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Neurosci Res. 1998 Jan;30(1):1-6.

Mild hypothermia protects rat hippocampal CA1 neurons from irreversible membrane dysfunction induced by experimental ischemia.

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Department of Physiology, Kurume University School of Medicine, Kurume-shi, Japan.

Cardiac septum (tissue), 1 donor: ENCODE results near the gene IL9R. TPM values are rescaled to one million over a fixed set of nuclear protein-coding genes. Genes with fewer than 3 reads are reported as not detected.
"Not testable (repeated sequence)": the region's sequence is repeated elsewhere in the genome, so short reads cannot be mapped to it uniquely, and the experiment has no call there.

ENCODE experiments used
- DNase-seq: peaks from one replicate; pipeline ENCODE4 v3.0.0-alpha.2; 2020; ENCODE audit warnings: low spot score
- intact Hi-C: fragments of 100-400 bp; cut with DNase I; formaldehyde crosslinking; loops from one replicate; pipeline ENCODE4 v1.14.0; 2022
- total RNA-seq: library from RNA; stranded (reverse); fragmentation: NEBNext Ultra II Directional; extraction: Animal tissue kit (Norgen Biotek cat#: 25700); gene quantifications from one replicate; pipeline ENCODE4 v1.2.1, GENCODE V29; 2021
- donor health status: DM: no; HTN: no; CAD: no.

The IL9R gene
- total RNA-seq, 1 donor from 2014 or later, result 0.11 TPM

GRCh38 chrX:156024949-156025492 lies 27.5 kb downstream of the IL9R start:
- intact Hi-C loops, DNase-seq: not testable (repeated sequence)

In order to examine the effects of hypothermia on the changes in membrane potential induced by experimental ischemia (deprivation of oxygen and glucose), intracellular recordings were made from single CA1 pyramidal neurons in slice preparations of rat hippocampus. Application of ischemic medium caused irreversible changes in membrane potential consisting of an initial hyperpolarization, then a slow depolarization and a rapid depolarization. At temperatures of 35 degrees C and 37 degrees C, once the rapid depolarization occurred, readministration of oxygen and glucose failed to restore the membrane potential, a state referred to as irreversible membrane dysfunction. When the temperature was lowered to between 27 degrees C and 33 degrees C, the membrane potential returned to the control resting membrane potential in 75% of the neurons. The temperature coefficients (Q10) of the latency, the amplitude, and the maximal slope of the rapid depolarization were 2.5, 1.4 and 2.9, respectively. It is concluded that the critical neuroprotective temperature in ischemia-induced membrane dysfunction is found to be 33 degrees C in single CA1 neurons in vitro.

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